by Tara Murphy
It’s a rainy morning, I’m sat down with a cup of tea waiting to be inspired and there it was sat in front of me. TEA. But more importantly, the tea industry.
Consumer goods producers are jumping on the sustainability ‘raft’ because it’s becoming evident that their company’s futures depend on their ability to morph into the evolving environment of depleting resources, increasing effects of climate change and consumer selectivity. The tea industry is no different, with major players like Unilever (who govern tea brands like PG tips, Lipton, and T2), Tetley, and Yorkshire tea working towards more “sustainable tea”. However, a lot of the focus seems to be towards gaining the ‘sustainability pin’ by hitching an external certification, such as the rainforest alliance or fair-trade certifications. This often masks what’s really being dealt with as through the Sustainable Development Goals, we can see that there needs to be a focus on the environment as well as the social development. The former certification has been criticised for failing to really implement a long-term development framework, whereas the latter has been critiqued for its lack of focus on the environmental risks of the business and its stakeholders.
The question is how much are we willing to pay for our tea? Because we as consumers are demanding a more ‘responsible’ product whilst also trying to stop our wallets taking the hit. In this way, the companies are trying to create a more sustainable product by prioritising their environmental or community practices. This has limits such as the cost of technology, land ownership, the wages that they can pay their employees, the amount they can invest back into their community, etc. Despite these initiatives being beneficial to the company’s long-term objectives, it can also threaten some of their business processes.
For example, tea producers that invest back into their communities through means such as education and health-care, are in a way “empowering” their workforce to become better and expect better from their employers. This can filter down through the communities to the younger generations and drive their ambitions towards other vocations such as doctors and lawyers. In the future, this will result in a depleting workforce or higher costs to try and compete against other vocation’s salaries, for the initial workforce.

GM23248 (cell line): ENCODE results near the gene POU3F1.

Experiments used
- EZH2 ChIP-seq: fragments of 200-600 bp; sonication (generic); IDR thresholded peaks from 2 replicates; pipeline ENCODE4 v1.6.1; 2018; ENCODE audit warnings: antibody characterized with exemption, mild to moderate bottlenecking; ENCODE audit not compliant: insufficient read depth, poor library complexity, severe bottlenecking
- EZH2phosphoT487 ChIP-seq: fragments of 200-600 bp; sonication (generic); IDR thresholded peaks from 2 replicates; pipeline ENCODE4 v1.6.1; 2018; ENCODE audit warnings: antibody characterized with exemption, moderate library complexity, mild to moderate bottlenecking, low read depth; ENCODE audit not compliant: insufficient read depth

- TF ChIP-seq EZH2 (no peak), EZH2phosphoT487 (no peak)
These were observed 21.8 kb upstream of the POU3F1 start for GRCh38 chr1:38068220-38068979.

I wonder if there is a way that the whole tea industry could collectively demand a change, that benefits the suppliers, whilst allowing for the flexibility of tea prices in the future due to rising costs, whilst also avoiding a drop in demand for tea from the consumers. Given that people in the UK drink an average of 876 cups of tea a year, is a few pence extra going to deter the majority of the market, or could this shift to sustainable tea be commended as it’s in line with the ‘ethical sourcing trend’ we’re seeing unfold in global markets today?
Unilever as “Ethical Tea” Producer – https://ratetea.com/topic/unilever-tea-brands/31/
10 Fairtrade Tea brands and their ‘smart sustainable practices’ – https://www.treehugger.com/slideshows/green-food/10-fair-trade-tea-brands-with-smart-sustainable-practices/page/10/
The Wall Street Journal on ‘What consistutes sustainable tea?’ – https://blogs.wsj.com/indiarealtime/2011/11/21/what-constitutes-sustainable-tea/
Challenges of the Ethical Tea Partnership – http://www.expo2015.org/magazine/en/economy/the-challenges-of-the-tea-industry–environmental-and-social-sustainability-.html
The Guardian’s ‘Is the tea industry really taking steps to be more ethical and sustainable?’ – https://www.theguardian.com/sustainable-business/tea-industry-ethical-sustainable
Image: Shabbir Ferdous on Flickr (Creative Commons)